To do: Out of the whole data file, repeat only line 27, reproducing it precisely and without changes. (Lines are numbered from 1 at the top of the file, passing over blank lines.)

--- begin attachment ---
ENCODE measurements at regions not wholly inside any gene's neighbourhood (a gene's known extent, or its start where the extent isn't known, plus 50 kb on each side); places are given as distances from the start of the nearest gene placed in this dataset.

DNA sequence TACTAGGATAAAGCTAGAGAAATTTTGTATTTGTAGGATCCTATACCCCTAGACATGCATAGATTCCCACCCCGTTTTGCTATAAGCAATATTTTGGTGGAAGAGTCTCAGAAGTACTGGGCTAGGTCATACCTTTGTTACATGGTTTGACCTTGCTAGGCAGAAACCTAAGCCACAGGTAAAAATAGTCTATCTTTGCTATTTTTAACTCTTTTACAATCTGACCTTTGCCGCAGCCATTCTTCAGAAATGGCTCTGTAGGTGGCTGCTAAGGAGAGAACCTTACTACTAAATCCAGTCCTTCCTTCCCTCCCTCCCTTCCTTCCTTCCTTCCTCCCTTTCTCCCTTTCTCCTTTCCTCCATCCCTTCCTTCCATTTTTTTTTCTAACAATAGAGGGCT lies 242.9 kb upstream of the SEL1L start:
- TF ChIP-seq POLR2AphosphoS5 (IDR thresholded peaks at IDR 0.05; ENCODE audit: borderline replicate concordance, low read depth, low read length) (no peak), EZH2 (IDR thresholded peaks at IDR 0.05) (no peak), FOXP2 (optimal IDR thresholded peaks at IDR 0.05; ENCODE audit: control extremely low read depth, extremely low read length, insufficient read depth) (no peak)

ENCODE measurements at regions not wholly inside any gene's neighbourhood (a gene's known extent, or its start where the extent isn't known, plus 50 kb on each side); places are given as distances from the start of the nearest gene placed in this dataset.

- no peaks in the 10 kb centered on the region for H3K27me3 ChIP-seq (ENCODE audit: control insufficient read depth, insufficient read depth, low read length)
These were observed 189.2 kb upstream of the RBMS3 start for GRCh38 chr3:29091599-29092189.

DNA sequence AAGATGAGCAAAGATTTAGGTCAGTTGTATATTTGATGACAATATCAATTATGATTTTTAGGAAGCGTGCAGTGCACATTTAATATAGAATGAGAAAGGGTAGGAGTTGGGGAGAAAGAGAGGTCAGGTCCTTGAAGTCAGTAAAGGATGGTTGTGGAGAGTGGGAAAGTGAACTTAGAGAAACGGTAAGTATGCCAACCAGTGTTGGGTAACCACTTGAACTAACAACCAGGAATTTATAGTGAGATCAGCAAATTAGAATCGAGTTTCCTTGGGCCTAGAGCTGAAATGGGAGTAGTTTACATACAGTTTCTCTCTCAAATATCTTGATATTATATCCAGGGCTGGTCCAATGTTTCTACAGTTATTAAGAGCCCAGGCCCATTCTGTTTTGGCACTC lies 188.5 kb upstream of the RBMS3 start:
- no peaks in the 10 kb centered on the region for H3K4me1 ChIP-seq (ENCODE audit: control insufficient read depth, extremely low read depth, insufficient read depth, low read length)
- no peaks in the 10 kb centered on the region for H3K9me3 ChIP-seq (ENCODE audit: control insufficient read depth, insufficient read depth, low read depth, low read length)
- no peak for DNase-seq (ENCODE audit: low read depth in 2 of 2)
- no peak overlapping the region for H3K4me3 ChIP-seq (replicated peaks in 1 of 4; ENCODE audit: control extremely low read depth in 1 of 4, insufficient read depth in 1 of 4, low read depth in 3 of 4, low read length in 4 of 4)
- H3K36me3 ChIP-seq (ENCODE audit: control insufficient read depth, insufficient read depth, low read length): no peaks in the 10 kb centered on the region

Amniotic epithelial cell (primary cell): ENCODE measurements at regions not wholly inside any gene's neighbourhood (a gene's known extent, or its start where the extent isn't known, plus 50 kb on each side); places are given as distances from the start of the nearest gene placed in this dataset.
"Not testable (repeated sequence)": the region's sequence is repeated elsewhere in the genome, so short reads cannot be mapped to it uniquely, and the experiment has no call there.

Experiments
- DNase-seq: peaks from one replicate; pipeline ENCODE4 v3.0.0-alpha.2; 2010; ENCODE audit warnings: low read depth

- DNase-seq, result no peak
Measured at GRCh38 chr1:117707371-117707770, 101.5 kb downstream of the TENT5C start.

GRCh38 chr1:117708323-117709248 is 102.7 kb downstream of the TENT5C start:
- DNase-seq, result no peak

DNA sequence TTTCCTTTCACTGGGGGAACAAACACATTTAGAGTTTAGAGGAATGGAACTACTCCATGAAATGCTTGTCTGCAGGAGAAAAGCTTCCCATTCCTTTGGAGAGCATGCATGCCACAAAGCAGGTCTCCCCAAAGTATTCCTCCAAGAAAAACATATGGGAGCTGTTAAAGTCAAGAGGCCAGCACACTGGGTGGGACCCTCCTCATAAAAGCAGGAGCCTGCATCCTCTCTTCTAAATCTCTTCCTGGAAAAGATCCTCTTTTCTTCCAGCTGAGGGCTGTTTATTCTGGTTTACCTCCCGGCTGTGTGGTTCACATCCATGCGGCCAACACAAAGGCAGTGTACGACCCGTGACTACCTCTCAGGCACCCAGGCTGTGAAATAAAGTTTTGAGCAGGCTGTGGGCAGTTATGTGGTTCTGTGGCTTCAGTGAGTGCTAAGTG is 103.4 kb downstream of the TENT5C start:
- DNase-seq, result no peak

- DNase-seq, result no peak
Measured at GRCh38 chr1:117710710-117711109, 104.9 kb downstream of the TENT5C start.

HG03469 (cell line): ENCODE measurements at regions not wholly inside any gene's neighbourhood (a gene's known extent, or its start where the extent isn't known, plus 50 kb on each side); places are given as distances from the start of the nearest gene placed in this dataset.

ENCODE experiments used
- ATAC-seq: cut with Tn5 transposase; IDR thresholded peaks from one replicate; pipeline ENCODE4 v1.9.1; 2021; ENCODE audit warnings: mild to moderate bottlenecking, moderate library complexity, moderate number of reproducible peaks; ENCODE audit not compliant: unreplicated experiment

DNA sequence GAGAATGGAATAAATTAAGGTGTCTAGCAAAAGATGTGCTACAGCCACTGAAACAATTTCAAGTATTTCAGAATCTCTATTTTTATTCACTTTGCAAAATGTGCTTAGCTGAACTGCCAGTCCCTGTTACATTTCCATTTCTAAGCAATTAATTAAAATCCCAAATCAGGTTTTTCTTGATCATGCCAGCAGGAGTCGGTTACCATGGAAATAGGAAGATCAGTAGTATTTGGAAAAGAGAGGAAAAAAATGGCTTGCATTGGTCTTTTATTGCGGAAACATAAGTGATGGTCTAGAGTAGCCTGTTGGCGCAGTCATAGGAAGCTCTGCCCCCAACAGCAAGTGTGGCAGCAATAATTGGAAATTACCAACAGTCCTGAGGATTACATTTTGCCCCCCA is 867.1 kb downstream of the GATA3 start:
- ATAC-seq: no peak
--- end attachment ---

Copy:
- ATAC-seq: cut with Tn5 transposase; IDR thresholded peaks from one replicate; pipeline ENCODE4 v1.9.1; 2021; ENCODE audit warnings: mild to moderate bottlenecking, moderate library complexity, moderate number of reproducible peaks; ENCODE audit not compliant: unreplicated experiment